NCCD Now: 2016 Pay for Success RFP

January 4, 2016 | NCCD


NCCD is excited to announce our second request for proposals (RFP) for Pay for Success (PFS) feasibility assessment technical assistance. We will select up to three entities to receive extensive technical assistance to determine the feasibility of using PFS to support evidence-based youth development programming. This programming must focus on reducing racial inequities in child welfare and juvenile justice systems through preventing entry into these systems and/or improving life outcomes for system-involved youth and young adults of color. The complete RFP can be found here.  

A recording of the informational webinar that describes the RFP and application process can be found here. Applications are completed in ZoomGrants. The application deadline is Friday, February 19, 2016, at 5:00 p.m. PST. 

Through our first competitive RFP in early 2015, we selected three partner organizations with promising programs that focus on reducing high-risk young people’s contact with the justice system. In each of these sites, the target population is primarily or entirely Black and/or Latino youth. The City of New Haven, Connecticut, is piloting Youth Stat, a locally developed strategy to identify and engage New Haven public high school students who are at high risk of delinquency and/or academic disengagement. Community Advocates, Public Policy Institute in Milwaukee, Wisconsin, is piloting Youth Works MKE, an enhanced year-long youth employment and mentoring program for young men from high-violence neighborhoods who are currently enrolled in Milwaukee public high schools. The Children’s Initiative in San Diego, California, is expanding Alternatives to Detention, a community-based alternative to confinement for youth in the juvenile justice system. In partnership with these agencies and each of their community stakeholder groups, NCCD is completing program logic model and process flows, population projections, and cost-benefit analyses. Evaluation models and strategies for investor engagement also are under discussion.  

Positive youth development interventions, like those listed above, emphasize strengths and resilience and help prepare youth for success in school, active citizenship, productive work, and healthy and safe lives. These interventions are grounded in the theory that youth can avoid risky behavior, overcome hardships, and successfully transition from adolescence into early adulthood when they are supported through positive relationships with adult family and community members; gain strong interpersonal coping skills and a sense of self-efficacy through skills-based training; have access to quality, structured services appropriate to their developmental age; and are pro-socially engaged with their families, friends, and community.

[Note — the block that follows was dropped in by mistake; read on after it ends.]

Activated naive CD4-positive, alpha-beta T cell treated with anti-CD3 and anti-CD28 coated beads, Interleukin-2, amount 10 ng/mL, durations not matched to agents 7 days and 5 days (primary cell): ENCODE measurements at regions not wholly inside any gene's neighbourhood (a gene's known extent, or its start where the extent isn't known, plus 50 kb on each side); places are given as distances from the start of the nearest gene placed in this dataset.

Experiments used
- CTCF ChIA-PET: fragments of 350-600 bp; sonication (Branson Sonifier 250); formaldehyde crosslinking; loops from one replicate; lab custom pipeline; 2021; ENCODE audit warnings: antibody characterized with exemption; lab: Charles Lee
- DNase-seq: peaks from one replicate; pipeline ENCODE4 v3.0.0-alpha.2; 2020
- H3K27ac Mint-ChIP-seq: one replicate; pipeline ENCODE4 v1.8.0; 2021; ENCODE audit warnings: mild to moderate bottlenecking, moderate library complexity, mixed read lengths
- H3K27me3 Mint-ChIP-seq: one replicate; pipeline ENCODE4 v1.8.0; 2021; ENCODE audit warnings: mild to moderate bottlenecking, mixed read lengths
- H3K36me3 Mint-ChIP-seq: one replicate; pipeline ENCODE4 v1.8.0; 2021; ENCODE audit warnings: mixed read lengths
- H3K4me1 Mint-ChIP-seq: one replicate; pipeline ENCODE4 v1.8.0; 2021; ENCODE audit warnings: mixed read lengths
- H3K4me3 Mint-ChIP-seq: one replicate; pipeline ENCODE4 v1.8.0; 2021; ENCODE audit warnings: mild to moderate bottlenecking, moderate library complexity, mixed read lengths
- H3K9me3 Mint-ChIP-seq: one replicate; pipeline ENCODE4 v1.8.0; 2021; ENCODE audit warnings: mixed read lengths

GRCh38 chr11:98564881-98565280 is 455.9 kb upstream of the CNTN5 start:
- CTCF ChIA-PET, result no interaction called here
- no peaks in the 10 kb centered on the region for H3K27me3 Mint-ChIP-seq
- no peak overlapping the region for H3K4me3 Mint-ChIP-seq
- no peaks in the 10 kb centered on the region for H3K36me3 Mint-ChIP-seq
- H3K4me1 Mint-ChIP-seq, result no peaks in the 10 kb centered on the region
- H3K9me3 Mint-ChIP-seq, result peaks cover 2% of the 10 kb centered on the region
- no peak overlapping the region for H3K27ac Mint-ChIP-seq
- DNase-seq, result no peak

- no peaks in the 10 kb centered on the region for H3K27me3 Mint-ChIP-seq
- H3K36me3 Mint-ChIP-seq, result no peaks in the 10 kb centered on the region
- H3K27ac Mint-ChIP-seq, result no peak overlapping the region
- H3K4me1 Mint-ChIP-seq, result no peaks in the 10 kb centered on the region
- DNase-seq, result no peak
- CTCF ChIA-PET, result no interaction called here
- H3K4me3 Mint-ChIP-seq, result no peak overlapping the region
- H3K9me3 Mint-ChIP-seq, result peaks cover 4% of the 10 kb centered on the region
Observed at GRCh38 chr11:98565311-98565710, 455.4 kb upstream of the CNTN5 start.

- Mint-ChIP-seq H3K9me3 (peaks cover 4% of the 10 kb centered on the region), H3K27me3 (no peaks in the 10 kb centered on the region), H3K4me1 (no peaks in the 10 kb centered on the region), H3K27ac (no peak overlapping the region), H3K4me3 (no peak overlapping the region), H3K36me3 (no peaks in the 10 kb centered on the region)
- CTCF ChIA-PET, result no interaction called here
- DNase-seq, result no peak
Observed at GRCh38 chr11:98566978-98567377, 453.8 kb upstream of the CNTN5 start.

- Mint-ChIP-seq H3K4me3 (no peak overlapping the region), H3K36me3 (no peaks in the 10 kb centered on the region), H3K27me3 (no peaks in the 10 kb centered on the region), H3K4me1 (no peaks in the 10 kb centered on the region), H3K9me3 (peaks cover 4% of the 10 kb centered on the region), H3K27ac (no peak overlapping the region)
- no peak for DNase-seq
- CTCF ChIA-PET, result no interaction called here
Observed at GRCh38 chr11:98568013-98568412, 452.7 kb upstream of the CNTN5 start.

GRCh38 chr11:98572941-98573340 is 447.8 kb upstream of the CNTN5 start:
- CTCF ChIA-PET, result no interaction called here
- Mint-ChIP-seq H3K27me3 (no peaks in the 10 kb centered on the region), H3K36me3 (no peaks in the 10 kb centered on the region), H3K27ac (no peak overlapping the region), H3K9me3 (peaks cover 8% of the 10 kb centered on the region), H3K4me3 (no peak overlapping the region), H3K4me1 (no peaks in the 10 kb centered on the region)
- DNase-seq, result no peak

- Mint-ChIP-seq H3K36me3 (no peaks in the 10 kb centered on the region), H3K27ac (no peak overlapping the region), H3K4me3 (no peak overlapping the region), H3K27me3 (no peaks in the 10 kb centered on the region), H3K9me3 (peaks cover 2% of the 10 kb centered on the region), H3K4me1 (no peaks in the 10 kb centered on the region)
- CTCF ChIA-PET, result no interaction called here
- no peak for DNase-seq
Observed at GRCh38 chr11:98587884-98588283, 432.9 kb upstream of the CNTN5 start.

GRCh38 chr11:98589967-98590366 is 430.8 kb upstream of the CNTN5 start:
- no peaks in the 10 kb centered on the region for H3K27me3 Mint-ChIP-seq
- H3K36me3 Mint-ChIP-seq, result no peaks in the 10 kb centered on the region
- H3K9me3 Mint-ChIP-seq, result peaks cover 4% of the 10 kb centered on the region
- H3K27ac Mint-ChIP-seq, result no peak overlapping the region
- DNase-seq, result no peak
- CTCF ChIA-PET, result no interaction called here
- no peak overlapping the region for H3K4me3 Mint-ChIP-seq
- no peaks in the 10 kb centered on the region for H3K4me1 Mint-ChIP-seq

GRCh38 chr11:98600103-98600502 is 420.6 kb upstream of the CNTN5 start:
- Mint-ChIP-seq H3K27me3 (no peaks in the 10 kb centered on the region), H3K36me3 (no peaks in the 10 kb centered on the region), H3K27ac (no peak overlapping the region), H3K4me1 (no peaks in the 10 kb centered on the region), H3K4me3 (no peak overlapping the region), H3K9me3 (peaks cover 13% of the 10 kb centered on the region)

While many community-based youth development programs are open to all young people in the community, NCCD is interested in partnering with agencies and organizations that (1) intentionally focus resources on youth, families, and communities who are most at risk of or most impacted by involvement with the child protection or justice systems; and (2) use data to monitor interventions for the purpose of supporting improved outcomes. These programmatic interventions may include programming that supports youth and young people at risk of system involvement, those who are system-involved, and young people as they transition into adulthood. Potential programs may support young people post-system involvement with support services to help secure a livable wage, high school/GED completion and/or post-secondary education, civic engagement, violence prevention, and safer living environments. Selected sub-recipients will receive technical assistance valued between $50,000 and $200,000 from NCCD and its award partners, Kirkland & Ellis, City University of New York Institute for State and Local Governance, Potrero Impact Advisors, and The Raben Group.  

Contact Deirdre O’Connor with any questions about the RFP or NCCD’s PFS work; and check back frequently this month to follow the new PFS blog series that will include blog posts from our current sub-recipients and award partners as well as other thought leaders in the field. 


Piloting Pay for Success Funding in Milwaukee by Kari Lerch, Public Policy Institute

Could Pay for Success Financing Improve Trust in Government? by Aishatu Yusuf and Antoinette Davis

The Role of Cost-Benefit Analysis in a Juvenile Justice Pay for Success Contract by Shaun Edwards and Michael Jacobson, CUNY Institute for State and Local Governance

Will It Work?: Feasibility Assessment in Pay for Success by Chris Scharenbroch

No Place for Youth: Girls in the Adult Justice System by Antoinette Davis and Caroline Glesmann

Pay for Success and the Importance of Investment by Robert Montgomery

The History and Future of the Pay for Success Field by Amanda Silver and Aishatu Yusuf